It is possible to have an abnormal smear but a normal colposcopy result. This can happen when someone has a human papillomavirus (HPV) infection but no precancerous mutations in the cervix.
Cervical cancer is the
Smear tests and colposcopies are diagnostic procedures that can detect whether someone is likely to have or develop cervical cancer.
This article will discuss what it means to have an abnormal smear result but a normal colposcopy. It will also outline colposcopy results, second opinions, and cervical cancer screening guidelines.
It is important to understand how these tests work to understand what can cause an abnormal smear but a normal colposcopy.
During a smear test or Pap smear, a healthcare professional scrapes cells from the cervix with a small brush. After collecting the sample, they send it for laboratory testing.
Smear tests look for signs of human papillomavirus (HPV) infection, which can cause mutations in cervical cells. HPV infection is a
If a person has both an HPV infection and atypical cell changes, doctors will recommend a colposcopy. During this procedure, doctors use a speculum to open the vagina gently. They insert a microscope into the vagina to examine the cervix closely and take a biopsy.
Laboratory professionals will then test this sample for cancer or for genetic mutations that could cause cancer. If no cancer or genetic mutation is present, the result is a normal colposcopy.
A person can receive a normal colposcopy result even if they have HPV and an atypical smear.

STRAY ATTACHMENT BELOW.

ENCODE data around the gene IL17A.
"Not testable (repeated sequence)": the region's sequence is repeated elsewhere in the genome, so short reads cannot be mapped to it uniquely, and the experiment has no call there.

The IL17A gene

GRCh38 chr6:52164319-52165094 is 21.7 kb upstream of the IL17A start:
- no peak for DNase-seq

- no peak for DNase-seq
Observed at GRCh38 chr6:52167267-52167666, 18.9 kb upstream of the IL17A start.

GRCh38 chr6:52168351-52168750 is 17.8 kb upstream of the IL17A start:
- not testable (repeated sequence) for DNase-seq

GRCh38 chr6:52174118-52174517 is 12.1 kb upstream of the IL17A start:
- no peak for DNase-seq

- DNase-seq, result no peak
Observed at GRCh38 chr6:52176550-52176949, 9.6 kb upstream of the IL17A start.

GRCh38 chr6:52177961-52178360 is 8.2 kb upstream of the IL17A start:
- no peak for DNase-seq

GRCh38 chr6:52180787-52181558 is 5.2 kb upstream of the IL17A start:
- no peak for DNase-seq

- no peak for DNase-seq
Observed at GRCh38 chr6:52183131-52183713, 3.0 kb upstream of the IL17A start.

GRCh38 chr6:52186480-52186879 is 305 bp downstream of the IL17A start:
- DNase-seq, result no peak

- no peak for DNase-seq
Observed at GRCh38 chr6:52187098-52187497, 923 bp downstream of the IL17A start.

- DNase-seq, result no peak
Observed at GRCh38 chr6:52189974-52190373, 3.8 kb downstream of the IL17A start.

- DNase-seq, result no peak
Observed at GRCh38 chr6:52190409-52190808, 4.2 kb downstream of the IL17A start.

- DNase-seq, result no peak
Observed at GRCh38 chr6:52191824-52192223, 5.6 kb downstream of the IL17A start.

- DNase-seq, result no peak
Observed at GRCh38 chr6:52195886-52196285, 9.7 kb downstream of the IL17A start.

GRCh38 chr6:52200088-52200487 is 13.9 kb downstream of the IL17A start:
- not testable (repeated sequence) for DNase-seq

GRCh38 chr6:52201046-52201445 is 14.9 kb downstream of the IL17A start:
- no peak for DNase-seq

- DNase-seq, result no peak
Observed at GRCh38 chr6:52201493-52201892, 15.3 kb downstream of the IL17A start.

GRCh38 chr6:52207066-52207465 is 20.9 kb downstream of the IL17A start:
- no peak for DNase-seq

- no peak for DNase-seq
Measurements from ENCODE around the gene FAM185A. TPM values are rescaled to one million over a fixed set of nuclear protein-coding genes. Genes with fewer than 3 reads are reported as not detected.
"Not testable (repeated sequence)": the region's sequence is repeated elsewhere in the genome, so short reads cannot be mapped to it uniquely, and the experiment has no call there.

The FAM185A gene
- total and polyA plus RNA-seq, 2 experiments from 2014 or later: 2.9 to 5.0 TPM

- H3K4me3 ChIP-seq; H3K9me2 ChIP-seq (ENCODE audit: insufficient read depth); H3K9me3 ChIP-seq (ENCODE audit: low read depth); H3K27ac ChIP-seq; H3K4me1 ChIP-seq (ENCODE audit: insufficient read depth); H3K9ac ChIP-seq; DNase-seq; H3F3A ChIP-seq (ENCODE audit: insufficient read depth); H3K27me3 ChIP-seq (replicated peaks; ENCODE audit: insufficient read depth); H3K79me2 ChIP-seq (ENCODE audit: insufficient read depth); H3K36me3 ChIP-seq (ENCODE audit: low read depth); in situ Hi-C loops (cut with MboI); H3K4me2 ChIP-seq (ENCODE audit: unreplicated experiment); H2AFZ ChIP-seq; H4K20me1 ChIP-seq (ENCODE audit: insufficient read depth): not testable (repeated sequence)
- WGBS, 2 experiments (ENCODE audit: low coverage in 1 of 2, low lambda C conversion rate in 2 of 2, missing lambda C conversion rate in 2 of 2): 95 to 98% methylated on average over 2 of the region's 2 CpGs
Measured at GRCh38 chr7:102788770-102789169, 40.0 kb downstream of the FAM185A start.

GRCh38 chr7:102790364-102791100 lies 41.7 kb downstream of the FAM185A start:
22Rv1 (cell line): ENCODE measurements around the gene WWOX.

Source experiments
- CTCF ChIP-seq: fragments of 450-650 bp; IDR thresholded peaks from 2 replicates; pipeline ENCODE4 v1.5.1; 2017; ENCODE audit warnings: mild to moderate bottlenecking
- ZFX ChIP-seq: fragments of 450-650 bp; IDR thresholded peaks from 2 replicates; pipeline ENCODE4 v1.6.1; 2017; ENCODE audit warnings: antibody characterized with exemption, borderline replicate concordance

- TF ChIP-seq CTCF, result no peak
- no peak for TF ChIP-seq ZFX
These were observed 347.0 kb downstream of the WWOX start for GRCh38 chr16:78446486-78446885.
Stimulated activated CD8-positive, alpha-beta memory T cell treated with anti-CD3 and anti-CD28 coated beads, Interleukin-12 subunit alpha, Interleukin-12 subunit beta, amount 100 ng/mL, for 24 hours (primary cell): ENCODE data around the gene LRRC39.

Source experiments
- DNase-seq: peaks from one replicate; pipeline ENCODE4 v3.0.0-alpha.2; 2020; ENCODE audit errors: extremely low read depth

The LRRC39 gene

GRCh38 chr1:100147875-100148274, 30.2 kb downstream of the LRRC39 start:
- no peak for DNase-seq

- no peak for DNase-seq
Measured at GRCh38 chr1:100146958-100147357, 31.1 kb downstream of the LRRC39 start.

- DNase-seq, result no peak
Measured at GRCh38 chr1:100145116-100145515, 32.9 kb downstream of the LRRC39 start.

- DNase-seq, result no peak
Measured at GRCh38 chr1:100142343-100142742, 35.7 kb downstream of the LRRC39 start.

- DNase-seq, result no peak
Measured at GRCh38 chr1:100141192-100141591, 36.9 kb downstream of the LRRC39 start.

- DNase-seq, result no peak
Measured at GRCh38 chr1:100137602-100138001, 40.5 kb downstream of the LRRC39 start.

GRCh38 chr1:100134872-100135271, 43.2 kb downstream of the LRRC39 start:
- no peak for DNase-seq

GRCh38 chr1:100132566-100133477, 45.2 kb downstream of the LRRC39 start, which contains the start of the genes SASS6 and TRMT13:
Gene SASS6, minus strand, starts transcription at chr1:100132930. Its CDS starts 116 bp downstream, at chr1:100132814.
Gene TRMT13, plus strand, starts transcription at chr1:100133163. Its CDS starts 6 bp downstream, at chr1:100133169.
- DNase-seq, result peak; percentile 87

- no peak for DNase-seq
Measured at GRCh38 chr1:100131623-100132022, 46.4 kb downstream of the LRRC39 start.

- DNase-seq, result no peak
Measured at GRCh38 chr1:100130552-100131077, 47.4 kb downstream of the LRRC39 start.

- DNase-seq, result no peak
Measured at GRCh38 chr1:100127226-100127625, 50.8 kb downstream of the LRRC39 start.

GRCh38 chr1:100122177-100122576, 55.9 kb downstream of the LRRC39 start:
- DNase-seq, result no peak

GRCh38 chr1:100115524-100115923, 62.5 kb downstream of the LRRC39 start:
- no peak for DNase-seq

Colposcopy results can be normal or abnormal.
What is normal?
A normal result means lab testing detected no abnormal cells. This means the person does not have cervical cancer or precancerous cervical cells.
What is abnormal?
An abnormal result means that lab testing detected atypical cells, such as cervical intra-epithelial neoplasia (CIN) and cervical glandular intra-epithelial neoplasia (CGIN).
Different abnormal test results mean different risks of cervical cancer.
|Cell type||Risk||Next steps|
|CIN1||low risk||follow-up cervical smear test or colposcopy to check the cells|
|CIN2||medium risk||follow-up colposcopy to check the cells or treatment|
|CIN3||high risk||treatment to remove the cells|
|CGIN||high risk||treatment to remove the cells|
Anyone who has received colposcopy test results can ask for a second opinion.
A 2022 study investigated the ability of colposcopies to detect CIN2 cells. The study found that colposcopies have a
Treatment is not always necessary, even after an abnormal test result.
However, doctors may recommend that people with a medium or high risk of cervical cancer receive treatment to remove precancerous cells.
Treatment may also be necessary if someone receives a cervical cancer diagnosis. Treatment
- radiation therapy
- targeted therapy
According to the
|Age range||Screening recommendation|
|21–29||One smear test at 21, with another smear test every 3 years.|
|30–65||There are three options: a smear test every 5 years, a test for HPV every 3 years, or a combined HPV-smear test every 5 years.|
|65+||Further testing only if recent tests have yielded atypical results.|
Cervical cancer can result from an HPV infection. If a smear test shows that someone has an HPV infection, doctors may recommend a colposcopy.
A colposcopy involves looking at the cervix and getting a sample of cervical cells. Some cervical cells, such as CIN and CGIN cells, have a higher risk of becoming cancerous. A person will receive an abnormal colposcopy result if lab testing detects these cells.
Not everyone with an HPV infection will develop CIN or CGIN cells. It is possible to have an abnormal smear test and a normal colposcopy.